One of the 40 timeless quail-hunting stories included in The Greatest Quail Hunting Book Ever, now available from Sporting Classics.
The vet told him that the old setter might live another day or so and that the humane thing to do would be to put him down. The old man brushed his moustache with the back of his hand so that his fingers would cover up his eyes and said he didn’t believe he was ready to do without Old Tom right now. Maybe in a day or so, but not right now.
So the two of them shuffled out to the car and drove off together. Now the old man had a problem. It was the middle of March, and bird season was long since closed. But more than he’d ever wanted anything in his life, he wanted the dog to hear one more shot and feel the whirr of one more flush.
March or no, the old man took a vigil near the swamp that night and marked down two or three birds as they came in to roost. And promptly at six the next morning the two gentlemen marched down together through the morning mist, as they had done countless times before . . . and as one of them hoped they would do countless times again in some other fields.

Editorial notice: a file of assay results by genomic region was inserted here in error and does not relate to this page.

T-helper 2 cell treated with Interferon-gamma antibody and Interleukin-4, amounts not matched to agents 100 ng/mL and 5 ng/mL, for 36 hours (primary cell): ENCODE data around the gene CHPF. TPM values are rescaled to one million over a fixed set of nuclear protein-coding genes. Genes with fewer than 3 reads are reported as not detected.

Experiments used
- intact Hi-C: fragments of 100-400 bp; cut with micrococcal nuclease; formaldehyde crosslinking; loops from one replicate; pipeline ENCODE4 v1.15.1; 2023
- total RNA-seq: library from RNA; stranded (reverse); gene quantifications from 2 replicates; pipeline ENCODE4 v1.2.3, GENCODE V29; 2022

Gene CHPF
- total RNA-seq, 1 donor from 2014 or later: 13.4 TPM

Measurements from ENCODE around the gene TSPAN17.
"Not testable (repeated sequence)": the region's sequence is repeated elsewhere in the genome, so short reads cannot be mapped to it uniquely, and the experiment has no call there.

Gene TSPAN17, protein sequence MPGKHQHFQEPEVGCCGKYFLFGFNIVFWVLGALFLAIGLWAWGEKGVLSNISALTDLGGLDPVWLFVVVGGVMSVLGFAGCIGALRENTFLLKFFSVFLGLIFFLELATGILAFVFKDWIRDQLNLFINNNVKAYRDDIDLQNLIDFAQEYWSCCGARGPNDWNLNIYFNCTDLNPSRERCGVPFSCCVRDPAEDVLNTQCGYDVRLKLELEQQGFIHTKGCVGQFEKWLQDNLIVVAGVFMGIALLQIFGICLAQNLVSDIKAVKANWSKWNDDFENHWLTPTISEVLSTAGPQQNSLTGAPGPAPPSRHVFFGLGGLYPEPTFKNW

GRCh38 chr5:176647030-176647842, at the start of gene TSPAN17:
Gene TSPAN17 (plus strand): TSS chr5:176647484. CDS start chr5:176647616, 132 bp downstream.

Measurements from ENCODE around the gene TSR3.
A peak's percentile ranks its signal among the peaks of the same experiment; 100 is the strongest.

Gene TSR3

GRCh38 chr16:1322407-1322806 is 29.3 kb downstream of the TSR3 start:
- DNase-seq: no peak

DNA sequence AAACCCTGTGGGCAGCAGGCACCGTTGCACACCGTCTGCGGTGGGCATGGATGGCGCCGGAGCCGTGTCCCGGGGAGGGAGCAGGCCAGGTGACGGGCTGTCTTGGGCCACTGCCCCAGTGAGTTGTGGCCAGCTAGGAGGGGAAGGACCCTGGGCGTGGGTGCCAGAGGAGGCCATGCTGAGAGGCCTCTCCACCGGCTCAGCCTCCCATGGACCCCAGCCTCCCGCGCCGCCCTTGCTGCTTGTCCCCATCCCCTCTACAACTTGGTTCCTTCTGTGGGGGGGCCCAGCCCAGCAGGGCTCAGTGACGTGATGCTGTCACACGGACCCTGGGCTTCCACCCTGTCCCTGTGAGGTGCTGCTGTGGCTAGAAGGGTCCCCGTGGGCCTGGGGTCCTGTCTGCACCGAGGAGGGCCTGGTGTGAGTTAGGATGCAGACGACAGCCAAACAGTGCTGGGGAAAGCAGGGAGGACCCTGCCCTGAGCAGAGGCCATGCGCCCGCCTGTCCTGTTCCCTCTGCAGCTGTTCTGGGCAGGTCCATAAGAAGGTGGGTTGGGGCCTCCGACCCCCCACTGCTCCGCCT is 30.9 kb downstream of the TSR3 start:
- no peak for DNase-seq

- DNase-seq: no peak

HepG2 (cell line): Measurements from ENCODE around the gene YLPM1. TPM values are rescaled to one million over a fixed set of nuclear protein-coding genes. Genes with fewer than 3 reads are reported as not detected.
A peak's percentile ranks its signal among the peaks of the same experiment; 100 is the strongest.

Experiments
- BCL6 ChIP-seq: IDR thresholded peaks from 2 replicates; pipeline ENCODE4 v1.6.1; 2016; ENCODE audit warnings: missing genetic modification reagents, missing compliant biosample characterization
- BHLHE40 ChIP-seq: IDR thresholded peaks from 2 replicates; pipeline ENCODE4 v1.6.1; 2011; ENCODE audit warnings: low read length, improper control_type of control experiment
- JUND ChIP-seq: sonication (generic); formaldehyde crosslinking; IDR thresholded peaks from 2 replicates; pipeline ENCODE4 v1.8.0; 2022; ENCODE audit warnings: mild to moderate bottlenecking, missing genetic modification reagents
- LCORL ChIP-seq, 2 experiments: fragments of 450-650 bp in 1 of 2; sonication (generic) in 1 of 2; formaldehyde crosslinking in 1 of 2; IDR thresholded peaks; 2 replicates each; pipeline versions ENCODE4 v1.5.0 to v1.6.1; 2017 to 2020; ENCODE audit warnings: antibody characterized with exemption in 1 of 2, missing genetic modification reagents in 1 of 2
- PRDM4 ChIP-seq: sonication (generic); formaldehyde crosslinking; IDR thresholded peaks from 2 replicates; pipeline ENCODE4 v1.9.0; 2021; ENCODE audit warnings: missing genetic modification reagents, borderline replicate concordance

The play was faultless. Old Tom drew himself up as proud as a puppy. The old man’s shot was as true as a youngster’s, and the deed was done.
At the vet’s a half-hour later, his last bird cradled between his front feet, his nostrils filled with the scent of what he had lived for, Old Tom went to sleep.
The old man lets him rest up on a hillside facing the western sun; old folks appreciate the late-afternoon warmth. And on the slate that marks the spot he scratched, “Old Tom. A faithful friend for 12 fine years.” On fair days, when he thinks no one is watching, the old man goes up to the slate on the hillside and sits in the sun with a glass of whiskey and talks about times past with Tom.
The Greatest Quail Hunting Book Ever, now available in two versions: a hardcover trade edition and a deluxe edition.